The applicant a 17 year old assisted the police in a murder investigation on the understanding, induced by the police, that he would not himself be prosecuted. Some weeks later, at the instance of the CPS, the applicant was charged with a lesser offence of having destroyed evidence connected with the same crime. He submitted that this was an abuse of process.
Held: A prosecution was an abuse of process after an indication had been given that no prosecution was to follow. If there has been a serious abuse of power by the police or others in authority so as to offend the court’s sense of justice and propriety, that can give rise to an abuse of process even if a fair trial is still possible.
Staughton LJ: ‘It is submitted on behalf of the Crown Prosecution Service that they alone are entitled, and bound, to decide who shall be prosecuted, at any rate in this category of case; and that the police had no authority and no right to tell the applicant that he would not be prosecuted for any offence in connection with the murder: see section 3(2) of the Prosecution of Offences Act 1985. I can readily accept that. I also accept that the point is one of constitutional importance. But I cannot accept the submission of [counsel for the prosecution] that, in consequence, no such conduct by the police can ever give rise to an abuse of process. The effect on the applicant or for that matter on his father, of an undertaking or promise or representation by the police was likely to have been the same in this case whether it was or was not authorised by the Crown Prosecution Service. It is true that they might have asked their solicitor whether an undertaking, promise or representation by the police was binding and he might have asked the Crown Prosecution Service whether it was made with their authority. But it seems unreasonable to expect that in this case. If the Crown Prosecution Service find that their powers are being usurped by the police, the remedy must surely be a greater degree of liaison at an early stage . . In my judgment the prosecution of a person who has received a promise, undertaking or representation from the police that he will not be prosecuted is capable of being an abuse of process. Mr Collins was eventually disposed to concede as much, provided (i) that the promisor had power to decide, and (ii) that the case was one of bad faith or something akin to that. I do not accept either of those requirements as essential.’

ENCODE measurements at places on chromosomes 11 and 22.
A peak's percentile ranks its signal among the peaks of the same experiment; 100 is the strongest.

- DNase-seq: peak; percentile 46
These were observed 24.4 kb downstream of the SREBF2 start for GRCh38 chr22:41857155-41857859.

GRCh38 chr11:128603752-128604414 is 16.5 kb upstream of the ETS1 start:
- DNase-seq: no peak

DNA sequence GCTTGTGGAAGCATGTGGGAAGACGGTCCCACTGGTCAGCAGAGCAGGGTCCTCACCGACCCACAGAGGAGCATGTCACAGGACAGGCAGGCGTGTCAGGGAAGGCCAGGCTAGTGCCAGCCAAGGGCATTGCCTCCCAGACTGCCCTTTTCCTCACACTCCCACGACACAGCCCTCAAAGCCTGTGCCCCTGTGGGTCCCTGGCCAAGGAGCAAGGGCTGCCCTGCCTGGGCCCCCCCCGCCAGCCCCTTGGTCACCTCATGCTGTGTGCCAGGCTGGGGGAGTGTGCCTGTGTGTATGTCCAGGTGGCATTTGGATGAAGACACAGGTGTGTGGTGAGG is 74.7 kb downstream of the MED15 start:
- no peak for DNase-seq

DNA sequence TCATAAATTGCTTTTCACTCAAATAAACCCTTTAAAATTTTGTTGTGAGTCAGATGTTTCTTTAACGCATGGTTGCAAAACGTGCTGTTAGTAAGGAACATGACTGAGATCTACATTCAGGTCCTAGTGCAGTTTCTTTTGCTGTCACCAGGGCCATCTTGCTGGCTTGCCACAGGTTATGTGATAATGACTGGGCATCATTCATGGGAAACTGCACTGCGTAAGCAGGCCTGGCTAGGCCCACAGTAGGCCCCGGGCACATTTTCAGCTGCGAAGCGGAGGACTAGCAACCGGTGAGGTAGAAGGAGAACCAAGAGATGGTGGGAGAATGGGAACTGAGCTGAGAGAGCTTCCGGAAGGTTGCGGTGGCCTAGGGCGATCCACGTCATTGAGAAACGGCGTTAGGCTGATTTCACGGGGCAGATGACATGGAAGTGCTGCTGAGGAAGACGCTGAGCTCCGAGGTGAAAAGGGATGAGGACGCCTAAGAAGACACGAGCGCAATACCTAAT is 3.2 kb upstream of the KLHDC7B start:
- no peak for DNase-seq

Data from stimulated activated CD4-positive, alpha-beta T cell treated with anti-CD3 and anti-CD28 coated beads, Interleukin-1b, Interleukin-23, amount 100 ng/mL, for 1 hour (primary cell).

Staughton LJ, Buckley J
Independent 09-Mar-1993,  QB 769, (1994) 98 Cr App R 76
Cited – Regina v Manchester Stipendiary City Magistrates ex parte Pal Tagger Admn 29-Nov-1996
The defendant appealed his conviction for illegal entry. He complained that after first being proceeded against for illegal working, it was an abuse now to pursue this prosecution.
Held: No abuse had been established, only delay. . .
Cited – Jones v Whalley Admn 10-May-2005
The defendant had been cautioned by the police for an assault on the claimant. The claimant then began a private prosecution which the magistrates stayed as an abuse of process.
Held: The caution administered was not simply a conviction so as . .
Cited – Department for Work and Pensions v Courts Admn 3-May-2006
The appellant challenged stays of proceedings by the respondent magistrates court for abuse of process infringing the defendants’ human right to a fair trial. The magistrates had fund that being faced with dismissal of a summary case through delay, . .
Cited – Jones v Whalley HL 26-Jul-2006
The appellant had assaulted the respondent. He had accepted a caution for the offence, but the claimant had then pursued a private prosecution. He now appealed refusal of a stay, saying it was an abuse of process.
Held: The defendant’s appeal . .
Cited – Regina v Belmarsh Magistrates’ Court ex parte Fiona Watts Admn 8-Feb-1999
The defendant sought to have dismissed as an abuse of proces charges against her that as an officer of Customs and Excise prosecuting the now private prosecutor, she had committed various offences.
Held: The magistrate was vested with . .
Cited – Regina v Abu Hamza CACD 28-Nov-2006
The defendant had faced trial on terrorist charges. He claimed that delay and the very substantial adverse publicity had made his fair trial impossible, and that it was not an offence for a foreign national to solicit murders to be carried out . .
Cited – Director of Public Prosecutions v Ara Admn 21-Jun-2001
The Director challenged the decision of the magistrates to stay a prosecution of the defendant as an abuse of process. The defendant had been interviewed without a solicitor. He went away to seek legal advice. The solicitor requested a copy of the . .
Lists of cited by and citing cases may be incomplete.
Criminal Practice, Police
Updated: 09 April 2022; Ref: scu.86487